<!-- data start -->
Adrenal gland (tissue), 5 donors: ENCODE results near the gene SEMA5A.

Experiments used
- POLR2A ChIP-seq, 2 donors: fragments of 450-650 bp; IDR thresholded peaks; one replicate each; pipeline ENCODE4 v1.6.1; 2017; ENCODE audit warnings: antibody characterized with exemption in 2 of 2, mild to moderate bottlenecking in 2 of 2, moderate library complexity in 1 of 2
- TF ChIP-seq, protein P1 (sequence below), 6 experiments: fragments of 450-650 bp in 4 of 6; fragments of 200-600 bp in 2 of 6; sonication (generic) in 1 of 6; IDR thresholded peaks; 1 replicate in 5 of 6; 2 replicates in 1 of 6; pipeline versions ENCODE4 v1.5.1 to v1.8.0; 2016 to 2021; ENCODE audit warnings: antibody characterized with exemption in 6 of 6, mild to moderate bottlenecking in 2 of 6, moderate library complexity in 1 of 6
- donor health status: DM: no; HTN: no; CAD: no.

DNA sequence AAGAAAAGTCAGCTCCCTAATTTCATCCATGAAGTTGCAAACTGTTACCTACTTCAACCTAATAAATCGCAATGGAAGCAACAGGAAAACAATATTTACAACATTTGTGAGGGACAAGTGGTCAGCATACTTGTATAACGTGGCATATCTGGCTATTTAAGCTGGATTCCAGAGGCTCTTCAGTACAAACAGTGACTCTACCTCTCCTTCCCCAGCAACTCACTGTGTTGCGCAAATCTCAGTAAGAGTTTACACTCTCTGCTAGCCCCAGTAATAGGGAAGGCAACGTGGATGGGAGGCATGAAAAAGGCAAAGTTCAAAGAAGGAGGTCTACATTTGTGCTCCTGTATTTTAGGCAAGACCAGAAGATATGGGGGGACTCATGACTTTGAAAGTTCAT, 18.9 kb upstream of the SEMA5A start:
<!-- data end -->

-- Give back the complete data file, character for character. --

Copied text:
Adrenal gland (tissue), 5 donors: ENCODE results near the gene SEMA5A.

Experiments used
- POLR2A ChIP-seq, 2 donors: fragments of 450-650 bp; IDR thresholded peaks; one replicate each; pipeline ENCODE4 v1.6.1; 2017; ENCODE audit warnings: antibody characterized with exemption in 2 of 2, mild to moderate bottlenecking in 2 of 2, moderate library complexity in 1 of 2
- TF ChIP-seq, protein P1 (sequence below), 6 experiments: fragments of 450-650 bp in 4 of 6; fragments of 200-600 bp in 2 of 6; sonication (generic) in 1 of 6; IDR thresholded peaks; 1 replicate in 5 of 6; 2 replicates in 1 of 6; pipeline versions ENCODE4 v1.5.1 to v1.8.0; 2016 to 2021; ENCODE audit warnings: antibody characterized with exemption in 6 of 6, mild to moderate bottlenecking in 2 of 6, moderate library complexity in 1 of 6
- donor health status: DM: no; HTN: no; CAD: no.

DNA sequence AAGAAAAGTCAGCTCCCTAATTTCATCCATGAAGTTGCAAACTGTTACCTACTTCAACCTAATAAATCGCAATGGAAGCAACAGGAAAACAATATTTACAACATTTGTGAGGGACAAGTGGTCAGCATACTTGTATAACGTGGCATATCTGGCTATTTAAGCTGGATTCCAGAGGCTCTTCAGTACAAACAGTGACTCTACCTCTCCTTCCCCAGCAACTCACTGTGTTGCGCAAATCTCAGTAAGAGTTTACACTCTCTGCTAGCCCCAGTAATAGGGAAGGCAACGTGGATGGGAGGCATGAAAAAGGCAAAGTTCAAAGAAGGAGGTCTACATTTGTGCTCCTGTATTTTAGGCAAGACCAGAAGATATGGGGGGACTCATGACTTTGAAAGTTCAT, 18.9 kb upstream of the SEMA5A start: